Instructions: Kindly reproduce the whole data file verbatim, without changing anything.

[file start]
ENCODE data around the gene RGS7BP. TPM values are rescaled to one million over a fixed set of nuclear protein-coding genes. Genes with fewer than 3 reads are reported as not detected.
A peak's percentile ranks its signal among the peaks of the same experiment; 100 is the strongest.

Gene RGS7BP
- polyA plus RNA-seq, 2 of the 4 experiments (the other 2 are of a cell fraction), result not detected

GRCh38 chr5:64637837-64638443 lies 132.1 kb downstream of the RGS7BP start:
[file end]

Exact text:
ENCODE data around the gene RGS7BP. TPM values are rescaled to one million over a fixed set of nuclear protein-coding genes. Genes with fewer than 3 reads are reported as not detected.
A peak's percentile ranks its signal among the peaks of the same experiment; 100 is the strongest.

Gene RGS7BP
- polyA plus RNA-seq, 2 of the 4 experiments (the other 2 are of a cell fraction), result not detected

GRCh38 chr5:64637837-64638443 lies 132.1 kb downstream of the RGS7BP start: